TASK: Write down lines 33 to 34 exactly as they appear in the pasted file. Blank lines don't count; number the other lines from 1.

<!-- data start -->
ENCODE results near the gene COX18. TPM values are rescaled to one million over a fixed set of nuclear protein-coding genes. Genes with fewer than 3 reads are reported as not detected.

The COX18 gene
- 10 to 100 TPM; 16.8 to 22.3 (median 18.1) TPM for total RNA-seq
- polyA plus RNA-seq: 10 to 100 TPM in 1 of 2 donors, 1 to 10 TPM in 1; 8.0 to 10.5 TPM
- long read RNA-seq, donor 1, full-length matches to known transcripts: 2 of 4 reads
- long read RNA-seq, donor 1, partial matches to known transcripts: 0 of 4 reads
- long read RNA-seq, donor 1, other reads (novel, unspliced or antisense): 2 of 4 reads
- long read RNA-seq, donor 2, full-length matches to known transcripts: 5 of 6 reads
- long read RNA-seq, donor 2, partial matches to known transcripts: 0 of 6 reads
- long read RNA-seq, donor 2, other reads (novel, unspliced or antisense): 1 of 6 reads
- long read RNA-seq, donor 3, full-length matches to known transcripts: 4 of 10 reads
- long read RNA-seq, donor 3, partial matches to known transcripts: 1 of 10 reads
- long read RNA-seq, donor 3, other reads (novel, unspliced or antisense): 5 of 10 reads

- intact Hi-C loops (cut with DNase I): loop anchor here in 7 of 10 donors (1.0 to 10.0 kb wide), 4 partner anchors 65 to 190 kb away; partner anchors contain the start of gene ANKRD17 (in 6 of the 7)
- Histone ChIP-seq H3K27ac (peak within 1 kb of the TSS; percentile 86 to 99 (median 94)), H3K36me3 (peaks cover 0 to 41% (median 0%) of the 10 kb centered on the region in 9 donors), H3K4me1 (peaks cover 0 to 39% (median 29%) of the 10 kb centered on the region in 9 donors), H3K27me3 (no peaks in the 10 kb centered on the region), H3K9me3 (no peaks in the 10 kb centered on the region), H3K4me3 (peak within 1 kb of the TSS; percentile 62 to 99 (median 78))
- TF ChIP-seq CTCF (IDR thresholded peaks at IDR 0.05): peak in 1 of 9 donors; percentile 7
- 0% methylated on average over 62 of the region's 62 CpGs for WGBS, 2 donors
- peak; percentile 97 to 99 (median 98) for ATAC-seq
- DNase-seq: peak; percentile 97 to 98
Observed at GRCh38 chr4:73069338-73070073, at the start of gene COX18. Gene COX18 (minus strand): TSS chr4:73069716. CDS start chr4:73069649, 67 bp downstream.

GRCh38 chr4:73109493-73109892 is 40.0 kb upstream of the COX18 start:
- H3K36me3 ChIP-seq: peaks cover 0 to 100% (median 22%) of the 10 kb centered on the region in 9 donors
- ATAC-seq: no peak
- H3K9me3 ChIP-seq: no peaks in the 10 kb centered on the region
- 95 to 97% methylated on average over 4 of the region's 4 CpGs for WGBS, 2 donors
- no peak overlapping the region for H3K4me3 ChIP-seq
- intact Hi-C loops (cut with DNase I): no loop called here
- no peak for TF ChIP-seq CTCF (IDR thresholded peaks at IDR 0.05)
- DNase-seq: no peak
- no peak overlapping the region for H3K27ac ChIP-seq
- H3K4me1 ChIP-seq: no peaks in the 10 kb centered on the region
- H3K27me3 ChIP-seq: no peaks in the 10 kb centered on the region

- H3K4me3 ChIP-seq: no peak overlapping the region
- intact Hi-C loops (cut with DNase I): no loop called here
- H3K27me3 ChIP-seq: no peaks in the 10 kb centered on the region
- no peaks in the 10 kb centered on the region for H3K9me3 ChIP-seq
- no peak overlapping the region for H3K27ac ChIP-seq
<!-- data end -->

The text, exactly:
- H3K4me3 ChIP-seq: no peak overlapping the region
- intact Hi-C loops (cut with DNase I): no loop called here